TMHE Prioritises Safety and Strives to Prevent Work-Related Accidents
Toyota Material Handling Europe (TMHE) actively promotes risk prevention in the workplace and offers some safety tips for drivers to reduce the risk of accidents.
Online PR News – 08-August-2012 –Awareness of workplace safety is a key concern across Europe, and many of the serious accidents which occur every year are preventable. For forklift drivers, lifting heavy goods presents a particular risk of injury that they have to face in their daily activities.
Toyota Material Handling Europe (TMHE) is dedicated to ensuring improvements in the safety of drivers and that of their colleagues. This goes from safety innovations during the design process to regular after-sales maintenance and care. TMHE’s preventative measures for forklift drivers are crucial for avoiding hazards in the use and operation of their trucks.
Forklift drivers should always keep in mind that safety is paramount, and they should never attempt to operate any truck that they are not licensed to. The best way to avoid any injury is to prevent risk to the fullest extent possible, and so every forklift operator should begin their day with a check of the truck to ensure that all the equipment is fully functional. The brakes and steering mechanism, as well as the horn, lights, and tyres should all be included in this safety check, and if any faults are found they should be reported immediately.
When leaving forklifts unattended for any length of time, brakes should be set and the controls should be neutralised. Before leaving the forklift, drivers must lower the forks and remove the key. Parking on any ramp or slope should be avoided unless absolutely necessary, but if it can’t be avoided, the breaks should once again be set and the wheels must be chocked.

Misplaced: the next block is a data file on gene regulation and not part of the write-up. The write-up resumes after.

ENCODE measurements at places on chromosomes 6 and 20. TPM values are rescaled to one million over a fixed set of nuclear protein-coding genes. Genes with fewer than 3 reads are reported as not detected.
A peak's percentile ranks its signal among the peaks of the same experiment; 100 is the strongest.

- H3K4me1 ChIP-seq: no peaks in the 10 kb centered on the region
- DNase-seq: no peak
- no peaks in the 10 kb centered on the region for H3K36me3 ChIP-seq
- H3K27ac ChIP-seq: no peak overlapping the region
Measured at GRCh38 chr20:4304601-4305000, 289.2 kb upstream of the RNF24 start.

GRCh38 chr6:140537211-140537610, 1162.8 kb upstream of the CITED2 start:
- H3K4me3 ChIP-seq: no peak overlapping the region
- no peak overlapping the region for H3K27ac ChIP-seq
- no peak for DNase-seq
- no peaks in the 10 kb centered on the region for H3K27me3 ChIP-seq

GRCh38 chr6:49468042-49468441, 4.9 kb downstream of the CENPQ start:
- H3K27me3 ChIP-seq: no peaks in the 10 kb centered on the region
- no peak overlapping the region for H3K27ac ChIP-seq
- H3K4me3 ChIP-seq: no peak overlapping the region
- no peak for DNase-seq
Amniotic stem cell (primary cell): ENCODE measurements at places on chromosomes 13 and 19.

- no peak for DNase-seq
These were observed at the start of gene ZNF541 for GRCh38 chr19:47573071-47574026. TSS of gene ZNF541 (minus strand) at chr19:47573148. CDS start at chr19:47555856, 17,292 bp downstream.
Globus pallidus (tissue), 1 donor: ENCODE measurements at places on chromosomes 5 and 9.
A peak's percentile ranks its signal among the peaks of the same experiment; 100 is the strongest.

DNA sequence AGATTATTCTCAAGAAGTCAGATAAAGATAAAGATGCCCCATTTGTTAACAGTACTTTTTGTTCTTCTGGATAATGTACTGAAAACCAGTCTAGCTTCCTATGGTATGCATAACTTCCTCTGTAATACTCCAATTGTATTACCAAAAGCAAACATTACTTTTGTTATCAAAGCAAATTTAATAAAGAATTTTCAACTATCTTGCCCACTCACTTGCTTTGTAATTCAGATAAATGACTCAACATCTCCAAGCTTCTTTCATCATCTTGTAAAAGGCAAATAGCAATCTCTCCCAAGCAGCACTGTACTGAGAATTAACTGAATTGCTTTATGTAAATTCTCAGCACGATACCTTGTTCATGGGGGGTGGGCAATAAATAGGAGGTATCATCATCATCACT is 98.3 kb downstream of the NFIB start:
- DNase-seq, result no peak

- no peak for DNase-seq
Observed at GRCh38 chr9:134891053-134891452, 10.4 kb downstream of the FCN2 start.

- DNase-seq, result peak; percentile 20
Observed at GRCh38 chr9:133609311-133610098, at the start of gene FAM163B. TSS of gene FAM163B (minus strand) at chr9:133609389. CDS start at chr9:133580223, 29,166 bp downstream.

During normal operation, it is important for drivers to keep their arms and legs inside the driver’s cabin at all times. When handling and lifting goods, unstable loads can be very hazardous. The safe working load weights should never be exceeded and loads should always be positioned at the heel of the forks to aid stability. The forks should never be used to transport people or raise them to a height.
Overturning is another of the dangers which drivers have to face when operating a forklift, and they should be aware that this is more likely to occur on bends and inclines. The Toyota System of Active Stability (SAS) helps to prevent this, but drivers should bear in mind that it is still a risk, especially in non-Toyota models. Controlling the speed of the truck is the best way to reduce the risk that the situation presents, so drivers should slow down at sharp curves and ramps, as well as on wet or slippery surfaces.
When driving, operators should take extra care and also curtail their speed when approaching aisle crossings or bends. Pedestrians tend to be particularly difficult to see when approaching these areas. Visibility is very important for forklift operators, and as such it is vital to always look in the direction of travel, especially when reversing. Areas of congestion and poor visibility can often be the cause of increased danger to the driver and those around them.
TMHE is proud to offer this guide to forklift operation as part of their commitment to safety in the workplace.
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